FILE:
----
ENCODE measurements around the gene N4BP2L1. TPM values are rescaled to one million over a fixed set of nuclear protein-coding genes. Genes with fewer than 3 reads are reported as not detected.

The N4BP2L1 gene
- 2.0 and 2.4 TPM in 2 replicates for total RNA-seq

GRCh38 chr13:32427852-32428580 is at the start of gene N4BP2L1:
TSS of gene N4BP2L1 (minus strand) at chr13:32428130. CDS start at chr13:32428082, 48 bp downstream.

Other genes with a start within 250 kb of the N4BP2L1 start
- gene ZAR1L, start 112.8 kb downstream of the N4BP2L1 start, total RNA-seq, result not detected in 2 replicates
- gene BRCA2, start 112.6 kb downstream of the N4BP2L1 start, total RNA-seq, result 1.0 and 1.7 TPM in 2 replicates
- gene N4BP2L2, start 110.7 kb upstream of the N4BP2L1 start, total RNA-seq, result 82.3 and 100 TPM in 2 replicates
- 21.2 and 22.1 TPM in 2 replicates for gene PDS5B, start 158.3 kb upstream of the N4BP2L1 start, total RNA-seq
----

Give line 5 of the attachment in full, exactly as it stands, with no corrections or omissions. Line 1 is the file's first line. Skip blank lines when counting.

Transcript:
TSS of gene N4BP2L1 (minus strand) at chr13:32428130. CDS start at chr13:32428082, 48 bp downstream.